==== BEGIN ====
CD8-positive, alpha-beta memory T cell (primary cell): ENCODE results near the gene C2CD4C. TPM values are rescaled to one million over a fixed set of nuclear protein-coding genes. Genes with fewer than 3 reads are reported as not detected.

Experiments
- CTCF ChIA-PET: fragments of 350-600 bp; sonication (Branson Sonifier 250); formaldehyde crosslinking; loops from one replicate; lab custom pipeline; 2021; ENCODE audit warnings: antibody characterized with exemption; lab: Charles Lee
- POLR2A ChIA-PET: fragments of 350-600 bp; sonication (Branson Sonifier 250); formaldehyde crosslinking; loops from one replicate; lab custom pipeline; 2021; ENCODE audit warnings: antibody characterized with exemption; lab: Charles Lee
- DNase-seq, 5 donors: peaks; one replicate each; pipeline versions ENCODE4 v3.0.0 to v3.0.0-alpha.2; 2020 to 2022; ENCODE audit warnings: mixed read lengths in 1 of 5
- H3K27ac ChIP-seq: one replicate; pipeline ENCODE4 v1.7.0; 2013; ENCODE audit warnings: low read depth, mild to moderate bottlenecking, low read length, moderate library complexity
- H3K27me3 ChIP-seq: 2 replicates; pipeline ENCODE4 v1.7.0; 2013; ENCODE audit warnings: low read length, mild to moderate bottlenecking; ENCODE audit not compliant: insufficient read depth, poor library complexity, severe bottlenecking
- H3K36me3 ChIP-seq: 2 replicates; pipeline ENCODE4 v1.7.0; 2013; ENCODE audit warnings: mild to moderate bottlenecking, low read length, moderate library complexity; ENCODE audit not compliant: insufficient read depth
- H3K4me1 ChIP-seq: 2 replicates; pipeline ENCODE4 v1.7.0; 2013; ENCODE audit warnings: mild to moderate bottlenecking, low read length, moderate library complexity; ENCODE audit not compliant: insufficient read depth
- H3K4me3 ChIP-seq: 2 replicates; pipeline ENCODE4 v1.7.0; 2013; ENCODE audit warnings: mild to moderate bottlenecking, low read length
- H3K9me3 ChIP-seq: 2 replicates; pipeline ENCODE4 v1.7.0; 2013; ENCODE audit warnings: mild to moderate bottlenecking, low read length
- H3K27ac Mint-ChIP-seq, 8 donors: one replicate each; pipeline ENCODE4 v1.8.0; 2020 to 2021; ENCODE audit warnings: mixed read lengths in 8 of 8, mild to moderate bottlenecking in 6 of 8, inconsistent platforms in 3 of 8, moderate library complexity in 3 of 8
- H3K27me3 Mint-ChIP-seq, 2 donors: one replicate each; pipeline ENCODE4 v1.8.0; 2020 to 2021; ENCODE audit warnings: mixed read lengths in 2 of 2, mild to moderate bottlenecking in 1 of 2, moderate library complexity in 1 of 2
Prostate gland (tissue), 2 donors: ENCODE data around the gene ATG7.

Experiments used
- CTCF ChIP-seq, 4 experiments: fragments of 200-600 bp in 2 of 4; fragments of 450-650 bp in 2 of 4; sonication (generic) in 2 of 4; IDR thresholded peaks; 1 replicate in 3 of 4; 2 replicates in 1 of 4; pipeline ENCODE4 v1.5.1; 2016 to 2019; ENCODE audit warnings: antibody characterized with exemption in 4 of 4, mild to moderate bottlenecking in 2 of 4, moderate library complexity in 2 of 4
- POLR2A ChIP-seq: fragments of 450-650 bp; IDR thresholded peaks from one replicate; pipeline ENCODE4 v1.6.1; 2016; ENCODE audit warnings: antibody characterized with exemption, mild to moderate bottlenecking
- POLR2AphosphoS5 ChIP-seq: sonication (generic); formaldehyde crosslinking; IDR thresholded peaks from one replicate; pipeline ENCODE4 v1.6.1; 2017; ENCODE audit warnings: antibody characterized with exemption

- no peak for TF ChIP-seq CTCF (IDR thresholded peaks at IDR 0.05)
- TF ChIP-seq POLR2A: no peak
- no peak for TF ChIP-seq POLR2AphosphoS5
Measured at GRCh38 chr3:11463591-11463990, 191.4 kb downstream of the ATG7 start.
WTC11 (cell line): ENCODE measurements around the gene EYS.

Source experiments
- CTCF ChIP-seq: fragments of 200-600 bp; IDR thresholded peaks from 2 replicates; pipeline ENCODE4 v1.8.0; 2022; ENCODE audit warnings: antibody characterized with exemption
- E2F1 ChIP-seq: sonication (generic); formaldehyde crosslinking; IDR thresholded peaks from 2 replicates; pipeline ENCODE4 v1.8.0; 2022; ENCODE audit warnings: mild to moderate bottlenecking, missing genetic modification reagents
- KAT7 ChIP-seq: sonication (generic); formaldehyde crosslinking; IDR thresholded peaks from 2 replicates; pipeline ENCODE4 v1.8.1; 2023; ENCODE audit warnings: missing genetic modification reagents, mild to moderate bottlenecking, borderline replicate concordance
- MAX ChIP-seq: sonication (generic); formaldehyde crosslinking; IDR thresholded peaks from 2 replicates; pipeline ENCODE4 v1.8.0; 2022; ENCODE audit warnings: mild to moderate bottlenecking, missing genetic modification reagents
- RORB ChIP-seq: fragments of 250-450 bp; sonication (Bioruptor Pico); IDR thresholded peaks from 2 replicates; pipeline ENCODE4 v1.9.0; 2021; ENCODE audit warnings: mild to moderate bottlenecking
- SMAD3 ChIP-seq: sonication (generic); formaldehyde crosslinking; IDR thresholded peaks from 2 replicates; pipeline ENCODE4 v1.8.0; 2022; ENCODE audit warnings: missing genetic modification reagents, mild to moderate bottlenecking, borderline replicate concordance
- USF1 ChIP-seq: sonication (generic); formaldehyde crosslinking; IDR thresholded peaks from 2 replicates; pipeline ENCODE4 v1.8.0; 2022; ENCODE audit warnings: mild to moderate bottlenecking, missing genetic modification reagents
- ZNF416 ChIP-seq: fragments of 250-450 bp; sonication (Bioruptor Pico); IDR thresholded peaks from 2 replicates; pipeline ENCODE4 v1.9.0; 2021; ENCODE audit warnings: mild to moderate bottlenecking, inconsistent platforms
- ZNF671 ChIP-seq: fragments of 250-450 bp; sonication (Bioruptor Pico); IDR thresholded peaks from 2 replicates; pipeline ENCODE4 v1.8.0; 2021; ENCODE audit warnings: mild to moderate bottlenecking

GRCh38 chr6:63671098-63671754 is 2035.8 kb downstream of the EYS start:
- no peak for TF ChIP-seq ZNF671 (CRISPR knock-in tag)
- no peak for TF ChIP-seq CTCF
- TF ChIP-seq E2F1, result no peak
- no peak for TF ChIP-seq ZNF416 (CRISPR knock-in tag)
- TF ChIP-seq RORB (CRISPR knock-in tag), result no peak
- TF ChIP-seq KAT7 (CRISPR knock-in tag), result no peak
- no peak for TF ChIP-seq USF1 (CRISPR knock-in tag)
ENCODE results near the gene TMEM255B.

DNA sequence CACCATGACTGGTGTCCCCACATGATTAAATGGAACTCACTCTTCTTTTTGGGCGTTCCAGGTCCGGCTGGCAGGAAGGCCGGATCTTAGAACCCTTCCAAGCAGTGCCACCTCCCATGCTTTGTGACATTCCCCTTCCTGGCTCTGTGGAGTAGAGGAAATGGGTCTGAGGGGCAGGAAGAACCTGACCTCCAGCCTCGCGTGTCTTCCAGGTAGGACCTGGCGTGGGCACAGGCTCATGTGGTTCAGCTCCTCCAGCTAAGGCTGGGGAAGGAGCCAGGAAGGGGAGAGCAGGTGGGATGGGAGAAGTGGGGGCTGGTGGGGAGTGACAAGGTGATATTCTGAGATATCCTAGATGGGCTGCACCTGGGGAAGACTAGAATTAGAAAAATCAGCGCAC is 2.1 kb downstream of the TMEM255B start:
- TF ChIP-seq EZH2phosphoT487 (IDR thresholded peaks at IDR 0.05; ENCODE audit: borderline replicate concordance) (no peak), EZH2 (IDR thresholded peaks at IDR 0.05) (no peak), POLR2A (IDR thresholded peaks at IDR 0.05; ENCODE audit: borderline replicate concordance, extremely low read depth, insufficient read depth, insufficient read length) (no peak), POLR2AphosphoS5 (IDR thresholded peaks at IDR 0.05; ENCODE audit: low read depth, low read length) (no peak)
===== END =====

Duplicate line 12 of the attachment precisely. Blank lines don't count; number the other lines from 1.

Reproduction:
- H3K27ac Mint-ChIP-seq, 8 donors: one replicate each; pipeline ENCODE4 v1.8.0; 2020 to 2021; ENCODE audit warnings: mixed read lengths in 8 of 8, mild to moderate bottlenecking in 6 of 8, inconsistent platforms in 3 of 8, moderate library complexity in 3 of 8